The problem is that we have $M$ nodes and at each time, we add a edge between $i$ and $j$, both of which are uniformly randomly chosen. I wonder what is the probability that there exist a spanning tree after adding $N$ edges.

Thank you for all the comments! I think it is different from the question in Exact probability of random graph being connected. In this problem, we are adding edges one at a time and it may gives you the same edge multiple times. I guess there should be some results but I haven't found one.


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  • $\begingroup$ So you are asking for the probability of the graph being connected? $\endgroup$ – Don Thousand Apr 17 at 18:59
  • 2
    $\begingroup$ @DonThousand As an exact probability, the question you linked to is not a good answer to this question, because the random graph model is different: adding all edges with probability $p$ rather than choosing them one at a time. Asymptotically, the thresholds are the same, but that has nothing to do with the (rather unhelpful) exact formula. $\endgroup$ – Misha Lavrov Apr 17 at 19:18
  • $\begingroup$ @MishaLavrov Good point. However, I stand by my claim that this question is a duplicate. Maybe not of the question I linked. $\endgroup$ – Don Thousand Apr 17 at 19:20
  • $\begingroup$ @DonThousand Find the duplicate, then! I have not found any; this is a well-known result, but it might not be one that already appears on MSE. $\endgroup$ – Misha Lavrov Apr 17 at 19:28

There are no good exact answers.

For values of $N$ close to $M$, we can write down something intelligent. For example, when $N=M-1$, the total number of connected graphs with $M-1$ edges and $M$ vertices is $M^{M-2}$ (the number of labeled trees), so the probability is $$ \frac{M^{M-2}}{M^{2M}} = \frac1{M^{M+2}}. $$ (Assuming that you allow loops - edges with $i=j$ - which you seem to. Also, it's very confusing that you are using $M$ to denote vertices and $N$ to denote edges rather than the other way around, but I'll stick to your notation to avoid causing even more confusion.)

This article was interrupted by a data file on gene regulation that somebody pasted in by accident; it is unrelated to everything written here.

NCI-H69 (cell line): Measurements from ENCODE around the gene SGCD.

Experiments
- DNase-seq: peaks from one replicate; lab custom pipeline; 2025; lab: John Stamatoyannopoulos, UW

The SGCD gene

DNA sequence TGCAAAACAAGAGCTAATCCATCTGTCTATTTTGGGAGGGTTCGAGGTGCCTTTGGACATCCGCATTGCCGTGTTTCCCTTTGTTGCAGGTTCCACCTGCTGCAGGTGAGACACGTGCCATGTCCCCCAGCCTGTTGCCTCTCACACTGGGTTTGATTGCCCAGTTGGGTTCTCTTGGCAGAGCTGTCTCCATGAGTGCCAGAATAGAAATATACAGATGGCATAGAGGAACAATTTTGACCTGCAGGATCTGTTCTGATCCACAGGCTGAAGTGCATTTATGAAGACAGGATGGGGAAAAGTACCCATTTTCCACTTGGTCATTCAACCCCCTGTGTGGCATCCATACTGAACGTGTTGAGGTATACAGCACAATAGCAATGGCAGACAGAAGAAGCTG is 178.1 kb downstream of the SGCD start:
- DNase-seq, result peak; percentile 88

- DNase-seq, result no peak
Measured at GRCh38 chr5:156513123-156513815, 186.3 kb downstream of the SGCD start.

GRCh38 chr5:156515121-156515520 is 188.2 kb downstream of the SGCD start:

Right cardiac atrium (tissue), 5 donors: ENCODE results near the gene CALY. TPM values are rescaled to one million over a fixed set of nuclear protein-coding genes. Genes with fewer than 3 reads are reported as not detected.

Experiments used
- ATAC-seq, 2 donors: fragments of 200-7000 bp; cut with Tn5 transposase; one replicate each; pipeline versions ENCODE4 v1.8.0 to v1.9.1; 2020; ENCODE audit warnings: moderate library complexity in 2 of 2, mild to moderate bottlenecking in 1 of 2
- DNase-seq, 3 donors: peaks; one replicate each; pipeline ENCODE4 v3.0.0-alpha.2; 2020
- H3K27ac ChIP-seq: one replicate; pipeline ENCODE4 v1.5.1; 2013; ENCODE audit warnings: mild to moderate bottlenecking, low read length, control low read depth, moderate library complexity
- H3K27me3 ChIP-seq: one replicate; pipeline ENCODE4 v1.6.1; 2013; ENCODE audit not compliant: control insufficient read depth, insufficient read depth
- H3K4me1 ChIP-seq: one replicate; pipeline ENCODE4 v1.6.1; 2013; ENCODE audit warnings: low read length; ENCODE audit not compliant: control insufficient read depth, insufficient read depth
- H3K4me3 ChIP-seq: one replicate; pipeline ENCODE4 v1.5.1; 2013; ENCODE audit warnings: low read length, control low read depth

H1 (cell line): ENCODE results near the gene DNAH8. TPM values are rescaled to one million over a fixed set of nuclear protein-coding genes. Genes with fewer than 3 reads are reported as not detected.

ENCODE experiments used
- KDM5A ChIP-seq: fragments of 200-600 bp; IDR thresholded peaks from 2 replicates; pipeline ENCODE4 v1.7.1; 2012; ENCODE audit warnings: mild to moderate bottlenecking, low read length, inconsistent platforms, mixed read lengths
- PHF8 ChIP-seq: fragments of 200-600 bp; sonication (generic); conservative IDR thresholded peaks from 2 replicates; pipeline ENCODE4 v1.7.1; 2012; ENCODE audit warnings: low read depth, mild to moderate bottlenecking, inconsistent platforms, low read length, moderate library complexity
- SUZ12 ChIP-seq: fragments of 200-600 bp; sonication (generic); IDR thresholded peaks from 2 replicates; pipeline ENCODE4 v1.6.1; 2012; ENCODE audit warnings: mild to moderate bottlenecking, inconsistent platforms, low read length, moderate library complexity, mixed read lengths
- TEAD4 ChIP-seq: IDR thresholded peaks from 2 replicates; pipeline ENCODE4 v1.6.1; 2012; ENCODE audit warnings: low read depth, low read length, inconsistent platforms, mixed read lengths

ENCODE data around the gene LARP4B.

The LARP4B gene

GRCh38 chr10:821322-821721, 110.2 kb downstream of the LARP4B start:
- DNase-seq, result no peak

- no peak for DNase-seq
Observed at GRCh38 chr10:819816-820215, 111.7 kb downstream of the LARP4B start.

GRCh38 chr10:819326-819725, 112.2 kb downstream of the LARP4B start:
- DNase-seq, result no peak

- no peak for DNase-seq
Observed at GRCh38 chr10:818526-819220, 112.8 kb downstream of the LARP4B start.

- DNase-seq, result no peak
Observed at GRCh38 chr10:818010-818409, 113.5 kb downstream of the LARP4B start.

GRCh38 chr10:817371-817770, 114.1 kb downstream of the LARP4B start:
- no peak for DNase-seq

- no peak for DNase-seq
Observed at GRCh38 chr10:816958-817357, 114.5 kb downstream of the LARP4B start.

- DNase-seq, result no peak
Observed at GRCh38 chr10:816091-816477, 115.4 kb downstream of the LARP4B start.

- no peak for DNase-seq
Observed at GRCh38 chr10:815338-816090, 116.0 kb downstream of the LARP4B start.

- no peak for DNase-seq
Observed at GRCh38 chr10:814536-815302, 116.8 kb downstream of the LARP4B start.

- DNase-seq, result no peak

Analogously to the exact formula for $G(n,p)$, we can write a recursive formula for the probability that is an exact but useless answer: $$ f(M,N) = \sum_{i=1}^M \binom{M-1}{i-1} \sum_{j=0}^N \binom{N}{j} \left(\frac{i^2}{M^2}\right)^j \left(\frac{(M-i)^2}{M^2}\right)^{N-j} f(i,j). $$ The idea here is to sum over all ways to choose $i-1$ vertices to be in the same connected component as the first vertex, and then to choose $j$ edges to be in that component. Then the probability we get is the probability that those $j$ edges are between vertices in the connected component, that the other $N-j$ edges are not incident to those vertices, and that the connected component actually is connected.

We can, however, get very good approximations as $M \to \infty$. (These should be pretty good for $M$ that are not all that large.) The key turns out to be the number of isolated vertices. Setting $N = \frac12 M(\log M + C)$ for a new parameter $C$, we get that the probability that a given vertex is isolated is $$ \left(1 - \frac{2M-2}{M^2}\right)^N \sim \exp\left(-\frac2M \cdot N\right) = \exp(-\log M - C) = \frac{e^{-C}}{M}. $$ So the expected number of isolated vertices is $e^{-C}$. Though these events are not independent, they are very close to independent, and so the distribution of the number of isolated vertices is asymptotically Poisson with mean $e^{-C}$; therefore the probability tends to $e^{-e^{-C}}$ that there are no isolated vertices.

Meanwhile, more complicated connected components have vanished by the time $N$ is about $\frac12 M \log M$. For example, for a connected component of order $2$ you have to pay about the same price for all the missing edges (the expected number would be about $e^{-2C}$ if that's all that mattered) but also the edge connecting the two vertices you pick has to be present (for a penalty roughly on the order of $O(\log M/M)$). So $e^{-e^{-C}}$ is also the limiting probability that the graph is disconnected.

This means that when $N$ is much smaller than $\frac12 M \log M$, the graph is almost always disconnected; when $N$ is much larger, the graph is almost always connected.

A more detailed proof can be found as Theorem 4.1 here.


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